These webinars, created by early careers for early careers, will aim at improving our understanding of interactions between science and policy, give recommendations on how to best communicate science to policy makers, and learn from the experience of senior researchers and professionals. Register here for the webinars How can scientific knowledge be effectively translated into concrete policies? Why is there such a large gap between science and policy, despite continuous bridging efforts? And […]
The Taskforce on Oceans Governance seeks to address the daunting multi-level challenge of oceans governance in the Anthropocene. It serves as platform in the Earth System Governance Project for oceans related research and will be actively cooperating with other research activities, as well as scientific and policy institutions, and ongoing policy processes related to the Oceans.
Article in the Washington Post by Elizabeth Nyman, Elizabeth De Santo, Elizabeth Mendenhall, and Rachel Tiller (September 19, 2018) on the first round of negotiations for a new “international legally binding instrument … on the conservation and sustainable use of marine biological diversity of areas beyond national jurisdiction.”
Wageningen Economic Research Institute is looking for a talented colleague with a market- and customer-oriented attitude and a great affinity for applied scientific research that will support public and private policy makers with respect to the international position of aquaculture for food systems of delta metropoles. You will be conduting research in close contact with your clients and you based in The Hague, the Netherlands. For more information, see RER Aquaculture Sector Specialist EXTERN.
The Surface Ocean – Lower Atmosphere Study (SOLAS) project aims to understand the biogeochemical-physical interactions and feedbacks between the ocean and atmosphere and is planning an e-mail list on the societal aspects of the research conducted within SOLAS.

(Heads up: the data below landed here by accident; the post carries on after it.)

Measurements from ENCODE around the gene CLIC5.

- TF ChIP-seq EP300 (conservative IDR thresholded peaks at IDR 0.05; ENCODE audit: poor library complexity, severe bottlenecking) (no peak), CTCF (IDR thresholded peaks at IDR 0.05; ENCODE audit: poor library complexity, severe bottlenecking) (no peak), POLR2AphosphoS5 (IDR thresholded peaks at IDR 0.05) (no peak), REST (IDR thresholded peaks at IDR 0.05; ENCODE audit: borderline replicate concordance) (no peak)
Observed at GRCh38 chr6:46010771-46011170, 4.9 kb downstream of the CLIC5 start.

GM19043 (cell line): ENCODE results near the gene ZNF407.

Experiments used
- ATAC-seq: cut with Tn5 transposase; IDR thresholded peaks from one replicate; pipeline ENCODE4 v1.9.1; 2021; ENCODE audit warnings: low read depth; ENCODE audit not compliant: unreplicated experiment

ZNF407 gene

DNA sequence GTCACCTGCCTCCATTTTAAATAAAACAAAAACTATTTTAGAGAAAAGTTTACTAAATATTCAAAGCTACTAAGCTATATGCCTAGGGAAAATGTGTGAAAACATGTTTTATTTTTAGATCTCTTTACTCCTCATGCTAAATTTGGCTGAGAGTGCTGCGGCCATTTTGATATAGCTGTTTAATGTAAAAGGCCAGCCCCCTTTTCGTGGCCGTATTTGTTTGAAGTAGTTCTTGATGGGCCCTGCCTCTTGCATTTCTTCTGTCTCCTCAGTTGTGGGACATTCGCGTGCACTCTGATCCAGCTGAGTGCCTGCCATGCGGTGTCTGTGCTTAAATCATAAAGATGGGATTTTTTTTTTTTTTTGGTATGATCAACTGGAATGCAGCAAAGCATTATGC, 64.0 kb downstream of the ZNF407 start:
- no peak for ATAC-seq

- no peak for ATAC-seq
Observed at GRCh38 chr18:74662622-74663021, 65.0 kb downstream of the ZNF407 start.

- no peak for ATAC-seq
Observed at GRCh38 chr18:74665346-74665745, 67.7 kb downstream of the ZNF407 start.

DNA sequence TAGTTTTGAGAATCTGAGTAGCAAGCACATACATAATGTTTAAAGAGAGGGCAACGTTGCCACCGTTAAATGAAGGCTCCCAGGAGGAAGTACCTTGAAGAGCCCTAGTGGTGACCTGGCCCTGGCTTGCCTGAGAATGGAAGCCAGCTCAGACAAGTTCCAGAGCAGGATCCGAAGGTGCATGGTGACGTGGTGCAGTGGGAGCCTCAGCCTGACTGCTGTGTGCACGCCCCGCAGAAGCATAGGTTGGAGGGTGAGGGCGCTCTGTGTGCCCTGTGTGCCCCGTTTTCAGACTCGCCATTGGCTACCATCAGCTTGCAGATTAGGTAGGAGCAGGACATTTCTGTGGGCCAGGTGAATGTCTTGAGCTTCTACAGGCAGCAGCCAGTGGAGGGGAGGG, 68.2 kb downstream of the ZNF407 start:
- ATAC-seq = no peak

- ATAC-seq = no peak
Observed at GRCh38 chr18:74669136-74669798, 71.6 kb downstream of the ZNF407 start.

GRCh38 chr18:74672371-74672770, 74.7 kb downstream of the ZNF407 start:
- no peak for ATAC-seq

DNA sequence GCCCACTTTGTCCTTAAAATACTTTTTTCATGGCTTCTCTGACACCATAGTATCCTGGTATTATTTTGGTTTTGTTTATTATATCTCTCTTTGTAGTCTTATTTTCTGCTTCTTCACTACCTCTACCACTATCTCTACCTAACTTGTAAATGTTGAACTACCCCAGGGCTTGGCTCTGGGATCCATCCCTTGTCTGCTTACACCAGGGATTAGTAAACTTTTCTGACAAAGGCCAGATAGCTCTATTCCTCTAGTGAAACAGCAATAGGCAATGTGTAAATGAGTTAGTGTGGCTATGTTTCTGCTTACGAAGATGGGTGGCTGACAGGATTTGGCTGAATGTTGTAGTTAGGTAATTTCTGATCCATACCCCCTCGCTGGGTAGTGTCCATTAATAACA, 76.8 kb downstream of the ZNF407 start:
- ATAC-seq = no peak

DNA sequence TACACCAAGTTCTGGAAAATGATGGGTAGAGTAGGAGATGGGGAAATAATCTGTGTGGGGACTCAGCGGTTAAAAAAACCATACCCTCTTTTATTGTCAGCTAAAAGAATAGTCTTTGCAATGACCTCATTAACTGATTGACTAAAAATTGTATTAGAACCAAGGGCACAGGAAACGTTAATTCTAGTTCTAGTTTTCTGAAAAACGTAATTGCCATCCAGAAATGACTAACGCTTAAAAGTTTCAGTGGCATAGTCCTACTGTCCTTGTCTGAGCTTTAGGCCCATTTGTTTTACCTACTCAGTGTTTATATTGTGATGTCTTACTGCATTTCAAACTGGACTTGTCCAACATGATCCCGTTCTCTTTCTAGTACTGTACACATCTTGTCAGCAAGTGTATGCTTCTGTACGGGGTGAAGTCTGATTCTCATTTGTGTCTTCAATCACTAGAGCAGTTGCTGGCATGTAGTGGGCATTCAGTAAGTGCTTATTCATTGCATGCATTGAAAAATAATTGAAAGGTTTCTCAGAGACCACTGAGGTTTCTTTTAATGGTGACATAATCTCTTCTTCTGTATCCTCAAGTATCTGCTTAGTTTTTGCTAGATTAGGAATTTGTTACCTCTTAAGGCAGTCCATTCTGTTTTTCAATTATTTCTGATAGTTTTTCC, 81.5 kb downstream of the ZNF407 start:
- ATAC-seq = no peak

Fisheries management has often been characterized by regulatory policies that result in panaceas—broad based policy solutions that are expected to address several problems, which result in unintended consequences. In fisheries governance, individual transferable quotas (ITQs) are one such example. Countries set an allowable harvest level reflecting environmental targets and then allocate individual quotas to fishers, which can then be exchanged. Proponents argue that this system is competitive and enables economic efficiency and environmentally sustainable outcomes. […]
The second part of the 24th Session of the International Seabed Authority (ISA) will be held from 16-20 July 2018 for the Council, and from 23-27 July for the Assembly in Kingston, Jamaica. These meetings will be preceded by a meeting of the Legal and Technical Commission (LTC) (2-13 July) and of the Finance Committee (9-12 July).
Editorial Ocean science and policy, Nature Sustainability, volume 1, page 261, 2018. Societal commitment to protect our seas has never been higher, but it will not succeed unless coordination across the various regulatory bodies involved is achieved.
*UPDATE – ALL FILLED UP* The call for proposals for the International Studies Association conference, in Toronto March 27th-30th 2019, are out, and we are putting together at least one panel proposal on Ocean Governance issues – or on ” multi-level challenge of oceans governance in the Anthropocene” as the Task Force on Ocean Governance so eloquently phrases it. We would like to propose two panel, however, but to do that we need three more papers for […]
(Post on behalf of Kyle Fawkes an MSc student at UCC) As part of the research I am conducting with University College Cork, Ireland and Future Earth Coasts, I have developed a short survey to investigate the influences that global environmental assessments and in particular the First World Ocean Assessment have had on sustainable ocean development. If you consider yourself an advocate for the oceans and their sustainability, or if you interact with the oceans on a regular basis, you should take this […]
A new article on the BBNJ treaty as well as the challenge of marine litter in the form of plastic pollutions entitled “Ocean plastics and the BBNJ treaty – is plastic frightening enough to insert itself into the BBNJ treaty, or do we need to wait for a treaty of its own?” has been published OPEN ACCESS in the Journal of Environmental Studies and Sciences, doi: https://doi.org/10.1007/s13412-018-0495-4 ABSTRACT Marine litter, and plastics in particular, is fast […]